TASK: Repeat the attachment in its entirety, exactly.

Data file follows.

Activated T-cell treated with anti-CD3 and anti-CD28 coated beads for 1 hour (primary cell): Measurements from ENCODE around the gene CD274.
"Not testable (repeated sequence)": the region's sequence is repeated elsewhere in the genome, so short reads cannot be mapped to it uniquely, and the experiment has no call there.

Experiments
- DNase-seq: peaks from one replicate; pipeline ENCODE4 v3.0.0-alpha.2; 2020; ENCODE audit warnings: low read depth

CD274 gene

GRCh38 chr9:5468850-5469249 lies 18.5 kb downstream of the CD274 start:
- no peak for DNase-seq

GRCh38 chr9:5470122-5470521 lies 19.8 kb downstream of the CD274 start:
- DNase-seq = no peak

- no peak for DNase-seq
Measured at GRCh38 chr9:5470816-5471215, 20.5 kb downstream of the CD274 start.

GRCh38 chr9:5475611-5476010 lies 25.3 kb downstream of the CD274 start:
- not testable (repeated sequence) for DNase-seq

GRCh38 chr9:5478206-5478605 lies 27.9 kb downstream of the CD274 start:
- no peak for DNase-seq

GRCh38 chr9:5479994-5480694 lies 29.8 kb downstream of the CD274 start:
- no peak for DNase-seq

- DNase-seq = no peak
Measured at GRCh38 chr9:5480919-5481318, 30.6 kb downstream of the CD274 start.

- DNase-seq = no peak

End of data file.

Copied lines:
Activated T-cell treated with anti-CD3 and anti-CD28 coated beads for 1 hour (primary cell): Measurements from ENCODE around the gene CD274.
"Not testable (repeated sequence)": the region's sequence is repeated elsewhere in the genome, so short reads cannot be mapped to it uniquely, and the experiment has no call there.

Experiments
- DNase-seq: peaks from one replicate; pipeline ENCODE4 v3.0.0-alpha.2; 2020; ENCODE audit warnings: low read depth

CD274 gene

GRCh38 chr9:5468850-5469249 lies 18.5 kb downstream of the CD274 start:
- no peak for DNase-seq

GRCh38 chr9:5470122-5470521 lies 19.8 kb downstream of the CD274 start:
- DNase-seq = no peak

- no peak for DNase-seq
Measured at GRCh38 chr9:5470816-5471215, 20.5 kb downstream of the CD274 start.

GRCh38 chr9:5475611-5476010 lies 25.3 kb downstream of the CD274 start:
- not testable (repeated sequence) for DNase-seq

GRCh38 chr9:5478206-5478605 lies 27.9 kb downstream of the CD274 start:
- no peak for DNase-seq

GRCh38 chr9:5479994-5480694 lies 29.8 kb downstream of the CD274 start:
- no peak for DNase-seq

- DNase-seq = no peak
Measured at GRCh38 chr9:5480919-5481318, 30.6 kb downstream of the CD274 start.

- DNase-seq = no peak